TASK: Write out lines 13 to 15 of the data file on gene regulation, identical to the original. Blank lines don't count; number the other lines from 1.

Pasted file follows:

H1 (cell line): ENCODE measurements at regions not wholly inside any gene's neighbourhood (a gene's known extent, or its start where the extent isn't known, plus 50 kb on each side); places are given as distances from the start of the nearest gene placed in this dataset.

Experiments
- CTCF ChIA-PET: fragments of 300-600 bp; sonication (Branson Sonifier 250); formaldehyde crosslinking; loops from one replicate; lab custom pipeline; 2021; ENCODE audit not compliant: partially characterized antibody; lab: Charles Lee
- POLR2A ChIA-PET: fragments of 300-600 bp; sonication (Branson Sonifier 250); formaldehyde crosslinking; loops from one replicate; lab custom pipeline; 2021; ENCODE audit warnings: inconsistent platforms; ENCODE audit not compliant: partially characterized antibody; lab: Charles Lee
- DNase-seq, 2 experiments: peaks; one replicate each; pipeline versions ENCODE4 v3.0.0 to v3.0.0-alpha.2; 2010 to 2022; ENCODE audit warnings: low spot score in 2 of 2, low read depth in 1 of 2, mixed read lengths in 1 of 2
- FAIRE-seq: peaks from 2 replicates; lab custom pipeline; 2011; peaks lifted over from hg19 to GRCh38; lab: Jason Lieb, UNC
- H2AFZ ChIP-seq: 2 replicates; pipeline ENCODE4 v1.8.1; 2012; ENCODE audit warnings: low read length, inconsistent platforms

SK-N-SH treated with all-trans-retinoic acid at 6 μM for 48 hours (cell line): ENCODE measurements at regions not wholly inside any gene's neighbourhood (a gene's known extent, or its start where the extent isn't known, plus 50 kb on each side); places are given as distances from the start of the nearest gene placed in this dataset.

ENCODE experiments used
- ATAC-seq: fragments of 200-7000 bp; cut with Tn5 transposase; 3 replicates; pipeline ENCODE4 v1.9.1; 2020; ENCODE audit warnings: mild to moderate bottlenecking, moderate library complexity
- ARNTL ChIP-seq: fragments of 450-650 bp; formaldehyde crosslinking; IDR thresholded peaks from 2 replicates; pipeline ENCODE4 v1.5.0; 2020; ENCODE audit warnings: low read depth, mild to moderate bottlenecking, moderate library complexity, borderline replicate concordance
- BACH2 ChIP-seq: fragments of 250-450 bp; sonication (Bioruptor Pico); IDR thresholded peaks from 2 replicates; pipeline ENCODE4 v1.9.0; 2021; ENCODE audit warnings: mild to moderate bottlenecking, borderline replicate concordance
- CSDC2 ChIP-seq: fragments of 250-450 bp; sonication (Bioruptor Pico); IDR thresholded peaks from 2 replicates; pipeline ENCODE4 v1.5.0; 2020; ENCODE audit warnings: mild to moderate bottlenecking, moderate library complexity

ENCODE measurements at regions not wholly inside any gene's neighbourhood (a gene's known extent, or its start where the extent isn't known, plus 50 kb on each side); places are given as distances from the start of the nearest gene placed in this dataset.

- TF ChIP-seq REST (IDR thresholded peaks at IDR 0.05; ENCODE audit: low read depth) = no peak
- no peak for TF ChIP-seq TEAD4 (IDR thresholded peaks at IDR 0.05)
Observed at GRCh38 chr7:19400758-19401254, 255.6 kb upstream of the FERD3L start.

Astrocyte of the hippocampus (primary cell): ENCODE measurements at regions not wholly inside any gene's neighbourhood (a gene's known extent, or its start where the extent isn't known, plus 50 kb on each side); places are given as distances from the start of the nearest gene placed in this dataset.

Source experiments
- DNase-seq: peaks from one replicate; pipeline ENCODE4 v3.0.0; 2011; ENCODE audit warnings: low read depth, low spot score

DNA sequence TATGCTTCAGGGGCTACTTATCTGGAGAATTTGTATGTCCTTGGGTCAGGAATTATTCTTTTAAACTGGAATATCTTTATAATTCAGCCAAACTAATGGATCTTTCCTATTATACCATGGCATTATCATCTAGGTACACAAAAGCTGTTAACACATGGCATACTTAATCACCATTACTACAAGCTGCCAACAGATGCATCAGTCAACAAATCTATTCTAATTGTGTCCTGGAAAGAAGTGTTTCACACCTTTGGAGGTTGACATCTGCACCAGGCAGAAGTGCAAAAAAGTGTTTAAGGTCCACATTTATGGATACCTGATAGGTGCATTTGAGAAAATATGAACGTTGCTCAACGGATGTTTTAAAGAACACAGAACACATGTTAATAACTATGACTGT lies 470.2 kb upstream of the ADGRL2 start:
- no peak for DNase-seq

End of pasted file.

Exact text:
- CSDC2 ChIP-seq: fragments of 250-450 bp; sonication (Bioruptor Pico); IDR thresholded peaks from 2 replicates; pipeline ENCODE4 v1.5.0; 2020; ENCODE audit warnings: mild to moderate bottlenecking, moderate library complexity

ENCODE measurements at regions not wholly inside any gene's neighbourhood (a gene's known extent, or its start where the extent isn't known, plus 50 kb on each side); places are given as distances from the start of the nearest gene placed in this dataset.

- TF ChIP-seq REST (IDR thresholded peaks at IDR 0.05; ENCODE audit: low read depth) = no peak